Eighth Congress Republic Act No.6713 February 20, 1989 AN ACT ESTABLISHING A CODE OF CONDUCT AND ETHICAL STANDARDS FOR PUBLIC OFFICIALS AND EMPLOYEES, TO UPHOLD THE TIME-HONORED PRINCIPLE OF PUBLIC OFFICE BEING A PUBLIC TRUST, GRANTING INCENTIVES AND REWARDS FOR EXEMPLARY SERVICE, ENUMERATING PROHIBITED ACTS AND TRANSACTIONS AND PROVIDING PENALTIES FOR VIOLATIONS THEREOF AND FOR OTHER PURPOSES Be it enacted by the Senate and House of Representatives of the Philippines in Congress assembled: Section 1.

  • Title. – This Act shall be known as the “Code of Conduct and Ethical Standards for Public Officials and Employees.” Section 2.
  • Declaration of Policies.
  • It is the policy of the State to promote a high standard of ethics in public service.
  • Public officials and employees shall at all times be accountable to the people and shall discharge their duties with utmost responsibility, integrity, competence, and loyalty, act with patriotism and justice, lead modest lives, and uphold public interest over personal interest.

Section 3. Definition of Terms. – As used in this Act, the term: (a) “Government” includes the National Government, the local governments, and all other instrumentalities, agencies or branches of the Republic of the Philippines including government-owned or controlled corporations, and their subsidiaries.

  1. Lawphi1.net (b) “Public Officials” includes elective and appointive officials and employees, permanent or temporary, whether in the career or non-career service, including military and police personnel, whether or not they receive compensation, regardless of amount.
  2. C) “Gift” refers to a thing or a right to dispose of gratuitously, or any act or liberality, in favor of another who accepts it, and shall include a simulated sale or an ostensibly onerous disposition thereof.

It shall not include an unsolicited gift of nominal or insignificant value not given in anticipation of, or in exchange for, a favor from a public official or employee. (d) “Receiving any gift” includes the act of accepting directly or indirectly, a gift from a person other than a member of his family or relative as defined in this Act, even on the occasion of a family celebration or national festivity like Christmas, if the value of the gift is neither nominal nor insignificant, or the gift is given in anticipation of, or in exchange for, a favor.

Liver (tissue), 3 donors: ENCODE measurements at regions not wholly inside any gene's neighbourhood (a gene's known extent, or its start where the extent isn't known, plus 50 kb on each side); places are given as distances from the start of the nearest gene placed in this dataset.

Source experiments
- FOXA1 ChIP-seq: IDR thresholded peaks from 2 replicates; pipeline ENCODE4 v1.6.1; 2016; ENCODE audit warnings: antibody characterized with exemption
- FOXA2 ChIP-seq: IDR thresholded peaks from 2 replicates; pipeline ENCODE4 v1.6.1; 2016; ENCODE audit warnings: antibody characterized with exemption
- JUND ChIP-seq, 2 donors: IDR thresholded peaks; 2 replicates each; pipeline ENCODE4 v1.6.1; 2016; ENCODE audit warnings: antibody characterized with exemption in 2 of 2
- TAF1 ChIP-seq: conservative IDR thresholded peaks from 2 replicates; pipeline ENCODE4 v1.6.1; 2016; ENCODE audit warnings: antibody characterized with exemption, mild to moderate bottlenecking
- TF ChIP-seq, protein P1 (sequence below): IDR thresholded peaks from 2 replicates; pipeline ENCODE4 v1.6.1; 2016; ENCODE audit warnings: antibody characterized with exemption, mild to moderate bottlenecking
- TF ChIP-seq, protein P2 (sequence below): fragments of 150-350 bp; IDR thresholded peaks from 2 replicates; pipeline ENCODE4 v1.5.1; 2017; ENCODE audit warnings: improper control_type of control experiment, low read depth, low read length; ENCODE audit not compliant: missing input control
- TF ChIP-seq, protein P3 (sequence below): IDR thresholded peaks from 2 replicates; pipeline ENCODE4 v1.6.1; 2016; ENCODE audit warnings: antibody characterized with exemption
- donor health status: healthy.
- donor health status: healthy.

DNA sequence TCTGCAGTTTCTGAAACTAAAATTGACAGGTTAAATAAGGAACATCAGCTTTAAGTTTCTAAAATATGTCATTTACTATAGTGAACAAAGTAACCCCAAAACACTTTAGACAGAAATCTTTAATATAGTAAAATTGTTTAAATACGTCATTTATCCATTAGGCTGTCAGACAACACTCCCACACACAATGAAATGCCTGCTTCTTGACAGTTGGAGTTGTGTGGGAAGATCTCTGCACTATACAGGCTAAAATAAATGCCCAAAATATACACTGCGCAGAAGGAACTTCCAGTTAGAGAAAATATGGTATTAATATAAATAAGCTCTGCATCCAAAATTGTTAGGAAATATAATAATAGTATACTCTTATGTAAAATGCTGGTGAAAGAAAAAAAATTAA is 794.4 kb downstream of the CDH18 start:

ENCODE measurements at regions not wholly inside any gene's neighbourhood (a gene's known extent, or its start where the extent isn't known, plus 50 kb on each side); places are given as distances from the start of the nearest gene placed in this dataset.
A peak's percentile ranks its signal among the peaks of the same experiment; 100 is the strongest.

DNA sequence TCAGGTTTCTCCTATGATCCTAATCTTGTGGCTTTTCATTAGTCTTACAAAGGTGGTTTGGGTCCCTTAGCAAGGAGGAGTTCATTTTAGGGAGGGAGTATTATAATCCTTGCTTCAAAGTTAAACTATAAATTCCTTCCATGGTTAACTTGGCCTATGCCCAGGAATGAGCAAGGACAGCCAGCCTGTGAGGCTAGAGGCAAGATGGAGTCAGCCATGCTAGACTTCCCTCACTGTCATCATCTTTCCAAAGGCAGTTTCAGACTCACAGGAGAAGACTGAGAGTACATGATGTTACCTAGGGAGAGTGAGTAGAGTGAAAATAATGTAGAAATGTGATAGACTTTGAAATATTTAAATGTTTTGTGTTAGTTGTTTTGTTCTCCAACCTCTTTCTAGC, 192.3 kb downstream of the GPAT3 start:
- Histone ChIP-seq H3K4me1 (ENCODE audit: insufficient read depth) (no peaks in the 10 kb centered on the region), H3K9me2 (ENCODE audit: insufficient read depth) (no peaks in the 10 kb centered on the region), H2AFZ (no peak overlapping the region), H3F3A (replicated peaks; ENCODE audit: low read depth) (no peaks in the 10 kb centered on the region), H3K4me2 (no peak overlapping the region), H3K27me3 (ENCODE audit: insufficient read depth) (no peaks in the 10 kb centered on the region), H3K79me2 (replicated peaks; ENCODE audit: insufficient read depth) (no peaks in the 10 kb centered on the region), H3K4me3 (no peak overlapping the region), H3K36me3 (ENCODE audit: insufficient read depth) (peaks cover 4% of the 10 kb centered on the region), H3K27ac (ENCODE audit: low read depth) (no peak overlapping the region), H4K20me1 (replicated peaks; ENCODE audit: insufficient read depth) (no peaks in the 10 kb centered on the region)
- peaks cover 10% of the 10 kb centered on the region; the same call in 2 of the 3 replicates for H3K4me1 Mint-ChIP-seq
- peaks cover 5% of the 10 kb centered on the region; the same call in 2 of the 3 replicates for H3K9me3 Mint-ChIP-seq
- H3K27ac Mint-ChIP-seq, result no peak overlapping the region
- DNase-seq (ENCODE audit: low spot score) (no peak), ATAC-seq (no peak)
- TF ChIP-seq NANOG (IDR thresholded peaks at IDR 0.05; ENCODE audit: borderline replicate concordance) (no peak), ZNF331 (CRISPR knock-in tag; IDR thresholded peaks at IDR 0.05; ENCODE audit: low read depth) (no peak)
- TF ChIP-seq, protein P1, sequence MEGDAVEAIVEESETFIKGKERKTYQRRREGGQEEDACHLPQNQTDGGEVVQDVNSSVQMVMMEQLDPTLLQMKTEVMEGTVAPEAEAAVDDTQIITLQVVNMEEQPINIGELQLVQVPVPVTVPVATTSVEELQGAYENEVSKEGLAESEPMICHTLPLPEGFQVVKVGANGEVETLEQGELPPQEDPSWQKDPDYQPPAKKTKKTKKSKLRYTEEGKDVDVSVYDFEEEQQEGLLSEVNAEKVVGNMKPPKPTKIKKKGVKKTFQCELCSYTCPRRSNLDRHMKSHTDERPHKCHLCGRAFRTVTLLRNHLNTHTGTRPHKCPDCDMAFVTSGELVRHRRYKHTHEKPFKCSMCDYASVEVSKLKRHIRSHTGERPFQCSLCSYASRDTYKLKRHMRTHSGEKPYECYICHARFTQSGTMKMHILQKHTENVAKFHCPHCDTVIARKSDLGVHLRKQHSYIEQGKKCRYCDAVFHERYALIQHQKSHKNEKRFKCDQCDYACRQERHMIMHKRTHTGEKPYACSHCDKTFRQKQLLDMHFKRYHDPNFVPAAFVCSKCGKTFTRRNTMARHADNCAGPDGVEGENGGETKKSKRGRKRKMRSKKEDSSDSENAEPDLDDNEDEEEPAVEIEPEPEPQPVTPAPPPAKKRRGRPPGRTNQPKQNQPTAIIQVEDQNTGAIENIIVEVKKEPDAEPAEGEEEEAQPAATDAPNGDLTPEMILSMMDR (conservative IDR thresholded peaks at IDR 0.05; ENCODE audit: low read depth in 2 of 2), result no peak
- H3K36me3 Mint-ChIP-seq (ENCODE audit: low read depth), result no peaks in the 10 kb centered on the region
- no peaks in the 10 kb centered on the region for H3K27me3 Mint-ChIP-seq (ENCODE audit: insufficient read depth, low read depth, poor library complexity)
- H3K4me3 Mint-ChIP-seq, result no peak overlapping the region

E) “Loan” covers both simple loan and commodatum as well as guarantees, financing arrangements or accommodations intended to ensure its approval. (f) “Substantial stockholder” means any person who owns, directly or indirectly, shares of stock sufficient to elect a director of a corporation. This term shall also apply to the parties to a voting trust.

(g) “Family of public officials or employees” means their spouses and unmarried children under eighteen (18) years of age. (h) “Person” includes natural and juridical persons unless the context indicates otherwise. (i) “Conflict of interest” arises when a public official or employee is a member of a board, an officer, or a substantial stockholder of a private corporation or owner or has a substantial interest in a business, and the interest of such corporation or business, or his rights or duties therein, may be opposed to or affected by the faithful performance of official duty.